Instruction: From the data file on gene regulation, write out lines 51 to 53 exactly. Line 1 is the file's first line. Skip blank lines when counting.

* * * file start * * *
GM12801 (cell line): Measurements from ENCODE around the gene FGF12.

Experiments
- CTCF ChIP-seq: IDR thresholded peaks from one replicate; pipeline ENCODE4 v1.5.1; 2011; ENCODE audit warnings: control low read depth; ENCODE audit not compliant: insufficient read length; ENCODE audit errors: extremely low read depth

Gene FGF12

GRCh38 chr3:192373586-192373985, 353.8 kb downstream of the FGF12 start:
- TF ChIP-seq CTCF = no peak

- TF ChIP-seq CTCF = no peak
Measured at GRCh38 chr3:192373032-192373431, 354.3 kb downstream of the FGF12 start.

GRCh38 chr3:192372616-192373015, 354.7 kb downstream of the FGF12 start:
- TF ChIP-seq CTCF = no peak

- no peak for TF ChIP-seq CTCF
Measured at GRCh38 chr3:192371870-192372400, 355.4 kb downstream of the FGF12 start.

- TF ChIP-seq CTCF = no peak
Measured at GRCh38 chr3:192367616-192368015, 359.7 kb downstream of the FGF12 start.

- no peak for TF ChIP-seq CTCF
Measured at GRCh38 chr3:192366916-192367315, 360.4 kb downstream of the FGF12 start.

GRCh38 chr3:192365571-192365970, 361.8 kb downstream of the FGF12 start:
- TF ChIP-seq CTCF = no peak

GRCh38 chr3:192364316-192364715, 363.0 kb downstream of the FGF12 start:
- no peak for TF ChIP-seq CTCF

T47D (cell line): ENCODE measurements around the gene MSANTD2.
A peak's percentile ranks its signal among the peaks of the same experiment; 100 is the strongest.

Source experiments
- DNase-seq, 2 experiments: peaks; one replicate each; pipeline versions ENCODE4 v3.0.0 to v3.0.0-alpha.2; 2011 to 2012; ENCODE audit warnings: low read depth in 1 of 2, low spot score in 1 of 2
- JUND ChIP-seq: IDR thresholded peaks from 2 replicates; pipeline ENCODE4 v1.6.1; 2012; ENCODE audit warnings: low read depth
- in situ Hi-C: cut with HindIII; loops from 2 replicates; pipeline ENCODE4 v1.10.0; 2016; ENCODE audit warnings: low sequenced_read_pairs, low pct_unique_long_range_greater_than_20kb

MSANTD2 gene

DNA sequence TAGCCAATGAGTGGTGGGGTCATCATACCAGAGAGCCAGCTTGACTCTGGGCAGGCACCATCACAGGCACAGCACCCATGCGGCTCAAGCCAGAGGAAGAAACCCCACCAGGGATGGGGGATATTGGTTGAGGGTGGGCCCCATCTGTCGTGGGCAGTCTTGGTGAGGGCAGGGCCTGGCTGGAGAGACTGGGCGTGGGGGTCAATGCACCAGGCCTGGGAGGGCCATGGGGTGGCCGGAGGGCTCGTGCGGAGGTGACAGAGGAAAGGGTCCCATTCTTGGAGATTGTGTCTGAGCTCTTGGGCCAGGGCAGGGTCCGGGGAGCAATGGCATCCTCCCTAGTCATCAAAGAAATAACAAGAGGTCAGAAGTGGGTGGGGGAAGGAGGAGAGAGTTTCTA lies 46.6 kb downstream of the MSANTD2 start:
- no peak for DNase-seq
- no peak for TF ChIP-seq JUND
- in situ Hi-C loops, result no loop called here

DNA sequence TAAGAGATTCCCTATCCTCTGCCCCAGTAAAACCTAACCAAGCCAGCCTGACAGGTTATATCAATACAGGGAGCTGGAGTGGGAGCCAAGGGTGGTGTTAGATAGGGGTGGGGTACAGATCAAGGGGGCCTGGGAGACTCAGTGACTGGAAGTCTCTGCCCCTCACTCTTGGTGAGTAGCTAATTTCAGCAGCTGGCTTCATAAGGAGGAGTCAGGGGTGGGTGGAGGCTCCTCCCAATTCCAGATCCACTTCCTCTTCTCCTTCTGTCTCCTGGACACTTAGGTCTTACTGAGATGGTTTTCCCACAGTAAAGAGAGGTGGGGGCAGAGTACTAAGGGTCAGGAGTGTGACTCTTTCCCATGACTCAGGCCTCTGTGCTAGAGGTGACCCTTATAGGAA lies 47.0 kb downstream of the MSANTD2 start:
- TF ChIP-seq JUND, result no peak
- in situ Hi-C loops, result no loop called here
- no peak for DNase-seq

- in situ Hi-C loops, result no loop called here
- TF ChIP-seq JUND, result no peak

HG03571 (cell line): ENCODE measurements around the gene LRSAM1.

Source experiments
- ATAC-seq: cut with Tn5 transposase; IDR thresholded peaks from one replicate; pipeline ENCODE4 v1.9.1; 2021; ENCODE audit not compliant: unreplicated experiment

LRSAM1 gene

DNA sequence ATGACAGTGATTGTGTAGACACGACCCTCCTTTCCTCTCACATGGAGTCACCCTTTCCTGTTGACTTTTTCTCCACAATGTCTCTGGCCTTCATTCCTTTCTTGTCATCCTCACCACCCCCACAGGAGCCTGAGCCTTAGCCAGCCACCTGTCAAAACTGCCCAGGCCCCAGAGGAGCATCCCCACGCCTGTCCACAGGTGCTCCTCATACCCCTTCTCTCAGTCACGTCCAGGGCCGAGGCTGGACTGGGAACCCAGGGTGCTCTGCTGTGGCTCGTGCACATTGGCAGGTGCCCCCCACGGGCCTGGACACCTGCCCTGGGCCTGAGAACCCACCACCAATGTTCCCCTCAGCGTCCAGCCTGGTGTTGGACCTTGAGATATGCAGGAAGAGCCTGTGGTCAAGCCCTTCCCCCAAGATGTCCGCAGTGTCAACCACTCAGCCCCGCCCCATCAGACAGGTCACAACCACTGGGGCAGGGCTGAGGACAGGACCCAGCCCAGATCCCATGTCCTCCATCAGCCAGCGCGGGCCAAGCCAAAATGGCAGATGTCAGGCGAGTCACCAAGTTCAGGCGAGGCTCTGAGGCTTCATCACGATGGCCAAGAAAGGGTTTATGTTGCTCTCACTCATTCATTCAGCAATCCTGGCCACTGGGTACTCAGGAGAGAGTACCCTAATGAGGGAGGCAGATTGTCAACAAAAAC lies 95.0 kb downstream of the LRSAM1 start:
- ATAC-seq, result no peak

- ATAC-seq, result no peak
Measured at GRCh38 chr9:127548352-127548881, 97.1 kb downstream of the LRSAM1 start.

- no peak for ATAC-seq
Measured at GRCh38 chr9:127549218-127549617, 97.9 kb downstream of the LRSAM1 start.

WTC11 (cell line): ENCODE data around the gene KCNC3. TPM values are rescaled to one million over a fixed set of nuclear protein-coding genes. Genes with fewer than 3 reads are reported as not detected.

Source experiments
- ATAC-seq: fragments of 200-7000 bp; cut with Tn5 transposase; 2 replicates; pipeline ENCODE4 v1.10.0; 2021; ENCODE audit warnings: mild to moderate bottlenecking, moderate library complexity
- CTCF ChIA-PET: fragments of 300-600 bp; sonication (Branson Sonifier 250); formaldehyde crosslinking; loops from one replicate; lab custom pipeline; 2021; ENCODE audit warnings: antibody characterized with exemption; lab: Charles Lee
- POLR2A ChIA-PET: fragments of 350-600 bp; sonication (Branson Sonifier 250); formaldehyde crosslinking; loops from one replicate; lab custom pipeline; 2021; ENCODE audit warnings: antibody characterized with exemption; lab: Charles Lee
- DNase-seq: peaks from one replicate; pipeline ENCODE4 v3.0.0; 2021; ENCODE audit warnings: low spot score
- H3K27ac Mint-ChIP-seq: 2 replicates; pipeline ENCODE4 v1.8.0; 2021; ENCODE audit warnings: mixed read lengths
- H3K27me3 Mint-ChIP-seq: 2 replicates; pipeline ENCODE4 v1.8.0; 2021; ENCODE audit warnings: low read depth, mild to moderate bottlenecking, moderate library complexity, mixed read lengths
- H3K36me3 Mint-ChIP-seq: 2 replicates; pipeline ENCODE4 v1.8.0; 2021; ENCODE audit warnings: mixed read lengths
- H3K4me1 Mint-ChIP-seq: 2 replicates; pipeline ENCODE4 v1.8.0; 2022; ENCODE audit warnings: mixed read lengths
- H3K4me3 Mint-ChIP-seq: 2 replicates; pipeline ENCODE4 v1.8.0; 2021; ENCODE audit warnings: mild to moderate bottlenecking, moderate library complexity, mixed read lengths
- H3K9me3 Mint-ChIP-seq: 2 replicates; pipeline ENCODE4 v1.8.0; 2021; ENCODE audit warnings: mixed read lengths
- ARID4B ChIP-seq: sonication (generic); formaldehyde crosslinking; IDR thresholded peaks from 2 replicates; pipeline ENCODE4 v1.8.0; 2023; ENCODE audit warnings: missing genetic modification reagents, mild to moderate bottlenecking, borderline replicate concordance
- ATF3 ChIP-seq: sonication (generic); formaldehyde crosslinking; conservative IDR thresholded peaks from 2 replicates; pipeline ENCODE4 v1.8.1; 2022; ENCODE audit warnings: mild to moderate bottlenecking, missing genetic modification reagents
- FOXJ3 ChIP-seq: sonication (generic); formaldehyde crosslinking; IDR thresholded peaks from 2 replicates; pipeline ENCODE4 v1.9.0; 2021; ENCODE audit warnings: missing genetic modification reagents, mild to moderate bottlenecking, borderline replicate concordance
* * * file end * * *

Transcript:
- CTCF ChIA-PET: fragments of 300-600 bp; sonication (Branson Sonifier 250); formaldehyde crosslinking; loops from one replicate; lab custom pipeline; 2021; ENCODE audit warnings: antibody characterized with exemption; lab: Charles Lee
- POLR2A ChIA-PET: fragments of 350-600 bp; sonication (Branson Sonifier 250); formaldehyde crosslinking; loops from one replicate; lab custom pipeline; 2021; ENCODE audit warnings: antibody characterized with exemption; lab: Charles Lee
- DNase-seq: peaks from one replicate; pipeline ENCODE4 v3.0.0; 2021; ENCODE audit warnings: low spot score